Journal: Cereal Chemistry, vol. 82, p. 290–301–12, 2005
International Standard Numbers:
Open Access: none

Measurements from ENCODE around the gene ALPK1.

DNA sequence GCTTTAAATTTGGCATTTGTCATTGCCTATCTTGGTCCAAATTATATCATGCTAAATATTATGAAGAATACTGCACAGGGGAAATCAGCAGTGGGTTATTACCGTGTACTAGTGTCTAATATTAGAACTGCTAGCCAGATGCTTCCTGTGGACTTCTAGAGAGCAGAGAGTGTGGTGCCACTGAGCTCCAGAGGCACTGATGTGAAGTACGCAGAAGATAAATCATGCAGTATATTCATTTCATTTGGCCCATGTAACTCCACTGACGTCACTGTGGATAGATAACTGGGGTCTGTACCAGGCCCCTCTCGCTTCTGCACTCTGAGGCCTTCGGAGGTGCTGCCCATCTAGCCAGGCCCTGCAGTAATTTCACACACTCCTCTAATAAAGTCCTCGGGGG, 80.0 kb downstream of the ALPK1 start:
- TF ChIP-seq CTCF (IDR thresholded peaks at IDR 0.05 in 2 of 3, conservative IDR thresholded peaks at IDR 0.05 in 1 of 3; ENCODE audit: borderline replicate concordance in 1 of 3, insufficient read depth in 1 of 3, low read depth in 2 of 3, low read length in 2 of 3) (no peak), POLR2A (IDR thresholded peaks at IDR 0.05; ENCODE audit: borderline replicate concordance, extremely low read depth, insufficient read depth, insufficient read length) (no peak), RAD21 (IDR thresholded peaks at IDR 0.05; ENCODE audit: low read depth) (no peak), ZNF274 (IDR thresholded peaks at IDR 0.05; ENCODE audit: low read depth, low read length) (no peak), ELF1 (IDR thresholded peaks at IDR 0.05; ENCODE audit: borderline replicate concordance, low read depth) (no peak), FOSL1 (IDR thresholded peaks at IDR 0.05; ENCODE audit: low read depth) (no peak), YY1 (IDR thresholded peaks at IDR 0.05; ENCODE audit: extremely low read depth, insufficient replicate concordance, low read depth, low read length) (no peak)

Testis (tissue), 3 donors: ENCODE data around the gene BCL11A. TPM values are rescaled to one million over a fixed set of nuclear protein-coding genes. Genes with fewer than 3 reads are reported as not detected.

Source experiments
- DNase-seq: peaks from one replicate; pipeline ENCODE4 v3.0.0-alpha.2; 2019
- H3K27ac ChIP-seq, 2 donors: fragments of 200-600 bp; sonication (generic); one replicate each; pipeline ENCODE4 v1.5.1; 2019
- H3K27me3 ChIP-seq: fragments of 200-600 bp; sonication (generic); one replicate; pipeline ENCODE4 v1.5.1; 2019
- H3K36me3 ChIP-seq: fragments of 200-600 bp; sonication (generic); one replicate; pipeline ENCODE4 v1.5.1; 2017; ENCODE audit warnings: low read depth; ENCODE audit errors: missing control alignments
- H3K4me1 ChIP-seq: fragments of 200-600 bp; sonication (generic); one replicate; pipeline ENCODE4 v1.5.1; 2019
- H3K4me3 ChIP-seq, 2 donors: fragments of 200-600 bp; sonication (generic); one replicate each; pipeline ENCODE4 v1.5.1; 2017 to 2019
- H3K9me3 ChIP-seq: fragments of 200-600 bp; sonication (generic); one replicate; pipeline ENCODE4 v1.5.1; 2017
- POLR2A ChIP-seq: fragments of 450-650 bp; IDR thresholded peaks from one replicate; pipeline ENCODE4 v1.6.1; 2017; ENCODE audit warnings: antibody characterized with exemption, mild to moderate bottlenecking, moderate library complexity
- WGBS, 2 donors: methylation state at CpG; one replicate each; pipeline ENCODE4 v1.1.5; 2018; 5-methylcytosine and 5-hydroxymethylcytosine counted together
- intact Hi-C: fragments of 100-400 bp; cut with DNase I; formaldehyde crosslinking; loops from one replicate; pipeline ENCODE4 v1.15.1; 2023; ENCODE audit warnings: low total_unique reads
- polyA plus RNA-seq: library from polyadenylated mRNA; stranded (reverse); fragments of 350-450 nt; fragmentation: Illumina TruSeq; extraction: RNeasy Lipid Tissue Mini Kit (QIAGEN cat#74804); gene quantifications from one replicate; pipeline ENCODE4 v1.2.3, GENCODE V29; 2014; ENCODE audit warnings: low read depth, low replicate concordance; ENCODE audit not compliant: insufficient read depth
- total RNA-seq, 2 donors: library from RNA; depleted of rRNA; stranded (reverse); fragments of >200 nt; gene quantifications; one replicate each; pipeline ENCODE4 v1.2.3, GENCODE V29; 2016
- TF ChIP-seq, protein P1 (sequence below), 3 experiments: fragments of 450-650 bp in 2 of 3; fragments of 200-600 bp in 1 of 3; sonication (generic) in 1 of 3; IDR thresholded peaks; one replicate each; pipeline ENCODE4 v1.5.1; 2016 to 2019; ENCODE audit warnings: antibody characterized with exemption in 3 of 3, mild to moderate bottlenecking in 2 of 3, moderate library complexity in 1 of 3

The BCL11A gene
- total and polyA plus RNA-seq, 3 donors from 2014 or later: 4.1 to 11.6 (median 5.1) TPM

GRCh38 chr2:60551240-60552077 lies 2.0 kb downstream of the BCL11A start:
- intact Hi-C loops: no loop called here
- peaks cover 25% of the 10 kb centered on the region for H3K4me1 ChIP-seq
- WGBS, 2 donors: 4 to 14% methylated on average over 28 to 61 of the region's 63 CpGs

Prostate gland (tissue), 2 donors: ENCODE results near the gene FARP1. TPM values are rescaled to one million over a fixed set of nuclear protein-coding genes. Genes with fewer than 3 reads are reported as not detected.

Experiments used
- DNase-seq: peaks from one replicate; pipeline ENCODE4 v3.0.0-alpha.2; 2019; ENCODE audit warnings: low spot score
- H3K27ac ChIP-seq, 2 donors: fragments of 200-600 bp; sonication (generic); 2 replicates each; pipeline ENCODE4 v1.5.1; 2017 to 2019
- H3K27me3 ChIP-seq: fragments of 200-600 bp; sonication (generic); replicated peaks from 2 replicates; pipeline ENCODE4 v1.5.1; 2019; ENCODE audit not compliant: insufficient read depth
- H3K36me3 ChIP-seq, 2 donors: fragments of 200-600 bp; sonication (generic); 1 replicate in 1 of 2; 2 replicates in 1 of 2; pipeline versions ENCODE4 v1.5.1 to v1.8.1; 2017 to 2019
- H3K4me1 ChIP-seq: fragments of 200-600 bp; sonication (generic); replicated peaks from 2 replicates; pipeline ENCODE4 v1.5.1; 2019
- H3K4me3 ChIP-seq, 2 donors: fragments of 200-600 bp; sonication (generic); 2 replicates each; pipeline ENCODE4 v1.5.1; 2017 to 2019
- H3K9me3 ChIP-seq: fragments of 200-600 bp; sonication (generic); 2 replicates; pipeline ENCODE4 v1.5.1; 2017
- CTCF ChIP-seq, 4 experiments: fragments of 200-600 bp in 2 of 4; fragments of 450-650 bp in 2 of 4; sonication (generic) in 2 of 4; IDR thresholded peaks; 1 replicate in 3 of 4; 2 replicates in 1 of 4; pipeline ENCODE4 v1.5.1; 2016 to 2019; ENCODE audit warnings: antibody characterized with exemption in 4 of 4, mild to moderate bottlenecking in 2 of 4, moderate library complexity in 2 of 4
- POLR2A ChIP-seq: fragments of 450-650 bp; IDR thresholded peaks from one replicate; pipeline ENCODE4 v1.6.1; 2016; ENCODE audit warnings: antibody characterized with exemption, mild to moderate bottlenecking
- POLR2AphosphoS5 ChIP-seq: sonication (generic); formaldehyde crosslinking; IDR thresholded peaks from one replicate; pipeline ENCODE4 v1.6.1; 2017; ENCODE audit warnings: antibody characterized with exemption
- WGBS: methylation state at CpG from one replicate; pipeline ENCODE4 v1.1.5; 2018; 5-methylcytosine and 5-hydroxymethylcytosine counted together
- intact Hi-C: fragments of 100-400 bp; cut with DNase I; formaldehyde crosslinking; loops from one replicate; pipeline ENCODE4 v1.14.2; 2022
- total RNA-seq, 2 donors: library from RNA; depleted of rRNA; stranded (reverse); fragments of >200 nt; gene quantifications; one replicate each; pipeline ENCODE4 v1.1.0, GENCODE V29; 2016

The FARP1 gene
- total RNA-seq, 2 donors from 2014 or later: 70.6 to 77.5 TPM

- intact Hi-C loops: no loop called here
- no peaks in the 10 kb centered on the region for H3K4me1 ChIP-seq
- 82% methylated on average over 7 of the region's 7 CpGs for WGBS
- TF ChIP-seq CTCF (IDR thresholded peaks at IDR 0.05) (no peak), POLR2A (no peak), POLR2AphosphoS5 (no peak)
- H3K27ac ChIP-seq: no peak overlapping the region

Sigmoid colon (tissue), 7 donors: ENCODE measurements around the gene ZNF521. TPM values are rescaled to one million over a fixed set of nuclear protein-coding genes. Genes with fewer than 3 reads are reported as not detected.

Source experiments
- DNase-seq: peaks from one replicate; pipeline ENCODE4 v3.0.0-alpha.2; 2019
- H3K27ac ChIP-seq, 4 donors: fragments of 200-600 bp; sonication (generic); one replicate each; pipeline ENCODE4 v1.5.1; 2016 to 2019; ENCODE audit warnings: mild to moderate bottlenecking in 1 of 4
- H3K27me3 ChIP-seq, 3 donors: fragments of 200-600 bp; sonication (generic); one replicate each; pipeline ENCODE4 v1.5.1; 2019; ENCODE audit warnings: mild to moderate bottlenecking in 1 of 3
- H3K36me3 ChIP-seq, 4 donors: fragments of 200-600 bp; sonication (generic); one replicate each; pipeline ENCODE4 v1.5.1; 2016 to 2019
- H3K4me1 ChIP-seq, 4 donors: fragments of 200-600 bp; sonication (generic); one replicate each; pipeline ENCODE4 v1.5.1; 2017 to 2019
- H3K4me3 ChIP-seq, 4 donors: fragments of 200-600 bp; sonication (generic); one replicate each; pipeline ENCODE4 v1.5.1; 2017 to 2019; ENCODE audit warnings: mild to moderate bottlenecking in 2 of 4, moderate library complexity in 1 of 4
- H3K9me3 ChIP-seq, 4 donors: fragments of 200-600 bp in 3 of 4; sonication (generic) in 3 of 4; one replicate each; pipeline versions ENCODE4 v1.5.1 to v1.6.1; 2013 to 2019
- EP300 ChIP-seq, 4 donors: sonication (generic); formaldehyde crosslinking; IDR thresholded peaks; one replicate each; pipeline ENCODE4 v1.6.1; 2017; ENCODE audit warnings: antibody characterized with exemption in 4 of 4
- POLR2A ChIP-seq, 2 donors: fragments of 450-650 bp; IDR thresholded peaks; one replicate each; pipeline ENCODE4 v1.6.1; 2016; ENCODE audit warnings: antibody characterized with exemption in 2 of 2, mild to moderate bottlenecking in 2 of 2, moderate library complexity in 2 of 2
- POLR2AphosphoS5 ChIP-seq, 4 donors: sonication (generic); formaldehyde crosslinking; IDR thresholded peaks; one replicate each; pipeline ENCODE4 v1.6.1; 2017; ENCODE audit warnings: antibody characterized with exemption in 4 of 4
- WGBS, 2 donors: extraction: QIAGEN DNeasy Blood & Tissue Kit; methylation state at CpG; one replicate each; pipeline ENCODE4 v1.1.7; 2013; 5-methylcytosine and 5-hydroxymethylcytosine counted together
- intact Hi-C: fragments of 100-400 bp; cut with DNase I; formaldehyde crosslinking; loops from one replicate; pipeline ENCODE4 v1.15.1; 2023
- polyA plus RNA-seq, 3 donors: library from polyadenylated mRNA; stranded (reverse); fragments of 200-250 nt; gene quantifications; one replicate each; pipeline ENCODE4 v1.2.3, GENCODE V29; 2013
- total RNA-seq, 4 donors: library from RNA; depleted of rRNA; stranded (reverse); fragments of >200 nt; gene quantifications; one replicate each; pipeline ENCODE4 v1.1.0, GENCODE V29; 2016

The effects of protein quality, protein content, ingredients, and baking process of flour blends on hearth loaves were studied. The flour blends varied in protein composition and content. Flours of strong protein quality produced hearth loaves with larger loaf volume, larger bread slice area, and higher form ratio (height/width) than flours of weak protein quality. The effect of protein content on hearth loaf depended on the size distribution of the proteins. Increasing protein content was associated with increased percentage of the largest glutenin polymers, and loaf volume and slice area increased significantly. The form ratio, however, remained unchanged with increasing flour protein content. Strong protein quality flours tolerated addition of whole meal flour better than weak protein quality flours. Increased amount of flour with strong protein quality improved hearth bread characteristics to a larger extent than increased protein content. Diacetyl tartaric acid ester of monoglycerides (DATEM) improved hearth bread characteristics, but the effect was small compared with the effect of protein composition.